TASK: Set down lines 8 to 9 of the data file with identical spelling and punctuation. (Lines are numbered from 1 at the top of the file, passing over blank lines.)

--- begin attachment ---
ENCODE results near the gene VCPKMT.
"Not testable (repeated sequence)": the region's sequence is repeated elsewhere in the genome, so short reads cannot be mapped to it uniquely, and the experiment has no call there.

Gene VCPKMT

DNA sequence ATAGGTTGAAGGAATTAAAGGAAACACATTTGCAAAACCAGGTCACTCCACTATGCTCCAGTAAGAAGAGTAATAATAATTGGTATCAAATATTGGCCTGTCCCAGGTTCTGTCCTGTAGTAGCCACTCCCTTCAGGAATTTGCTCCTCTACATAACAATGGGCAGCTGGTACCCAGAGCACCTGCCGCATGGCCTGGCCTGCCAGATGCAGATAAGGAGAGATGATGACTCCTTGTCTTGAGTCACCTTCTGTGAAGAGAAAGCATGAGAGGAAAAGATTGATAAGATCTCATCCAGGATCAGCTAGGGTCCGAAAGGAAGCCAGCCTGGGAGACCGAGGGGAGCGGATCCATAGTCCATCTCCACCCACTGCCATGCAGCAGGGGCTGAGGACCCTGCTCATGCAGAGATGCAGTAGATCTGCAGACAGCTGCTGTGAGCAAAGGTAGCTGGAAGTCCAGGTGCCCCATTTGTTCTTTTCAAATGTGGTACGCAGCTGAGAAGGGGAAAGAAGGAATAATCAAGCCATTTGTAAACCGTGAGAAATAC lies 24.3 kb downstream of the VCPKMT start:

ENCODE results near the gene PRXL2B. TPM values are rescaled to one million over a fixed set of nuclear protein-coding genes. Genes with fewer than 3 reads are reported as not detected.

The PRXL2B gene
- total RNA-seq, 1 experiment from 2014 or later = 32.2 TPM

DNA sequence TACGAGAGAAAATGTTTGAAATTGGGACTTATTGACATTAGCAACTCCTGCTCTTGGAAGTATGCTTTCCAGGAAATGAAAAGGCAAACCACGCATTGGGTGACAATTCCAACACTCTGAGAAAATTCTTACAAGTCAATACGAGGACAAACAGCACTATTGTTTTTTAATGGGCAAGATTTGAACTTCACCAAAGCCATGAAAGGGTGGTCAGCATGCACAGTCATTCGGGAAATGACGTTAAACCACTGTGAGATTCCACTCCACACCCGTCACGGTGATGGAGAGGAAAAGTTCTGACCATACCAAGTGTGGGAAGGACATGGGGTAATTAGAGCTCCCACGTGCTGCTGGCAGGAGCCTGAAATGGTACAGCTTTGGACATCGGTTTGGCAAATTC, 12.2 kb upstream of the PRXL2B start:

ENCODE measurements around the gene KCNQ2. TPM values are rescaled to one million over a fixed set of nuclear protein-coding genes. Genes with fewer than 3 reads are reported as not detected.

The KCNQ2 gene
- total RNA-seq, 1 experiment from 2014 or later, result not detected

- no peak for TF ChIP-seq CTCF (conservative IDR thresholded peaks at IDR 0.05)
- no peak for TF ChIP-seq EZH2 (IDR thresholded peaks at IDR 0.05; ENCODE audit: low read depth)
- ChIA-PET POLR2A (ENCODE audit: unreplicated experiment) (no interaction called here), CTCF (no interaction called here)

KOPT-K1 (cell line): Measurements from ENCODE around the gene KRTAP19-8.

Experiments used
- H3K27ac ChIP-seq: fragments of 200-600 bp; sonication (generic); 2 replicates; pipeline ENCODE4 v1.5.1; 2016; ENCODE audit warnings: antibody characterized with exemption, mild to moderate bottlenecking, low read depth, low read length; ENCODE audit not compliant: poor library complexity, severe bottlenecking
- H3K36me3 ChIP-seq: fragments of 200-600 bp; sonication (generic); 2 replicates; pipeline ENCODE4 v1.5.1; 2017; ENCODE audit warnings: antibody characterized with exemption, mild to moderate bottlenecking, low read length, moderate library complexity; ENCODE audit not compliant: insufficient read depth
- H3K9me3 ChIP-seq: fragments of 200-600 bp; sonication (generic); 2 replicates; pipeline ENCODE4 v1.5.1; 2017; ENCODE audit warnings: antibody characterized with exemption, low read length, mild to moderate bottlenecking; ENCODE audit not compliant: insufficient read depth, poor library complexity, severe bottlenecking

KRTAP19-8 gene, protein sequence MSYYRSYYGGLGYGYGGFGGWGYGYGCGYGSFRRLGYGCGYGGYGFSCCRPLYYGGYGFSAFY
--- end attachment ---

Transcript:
DNA sequence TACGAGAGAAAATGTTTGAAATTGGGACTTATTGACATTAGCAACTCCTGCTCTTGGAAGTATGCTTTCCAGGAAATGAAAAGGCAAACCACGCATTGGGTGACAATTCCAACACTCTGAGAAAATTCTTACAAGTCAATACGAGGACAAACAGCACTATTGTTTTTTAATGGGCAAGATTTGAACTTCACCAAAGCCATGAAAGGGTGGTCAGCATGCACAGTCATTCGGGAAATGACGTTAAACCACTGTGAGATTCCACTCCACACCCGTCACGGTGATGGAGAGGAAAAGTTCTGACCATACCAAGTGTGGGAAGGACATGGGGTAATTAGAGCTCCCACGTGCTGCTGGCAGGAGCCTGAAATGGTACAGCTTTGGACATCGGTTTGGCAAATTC, 12.2 kb upstream of the PRXL2B start:

ENCODE measurements around the gene KCNQ2. TPM values are rescaled to one million over a fixed set of nuclear protein-coding genes. Genes with fewer than 3 reads are reported as not detected.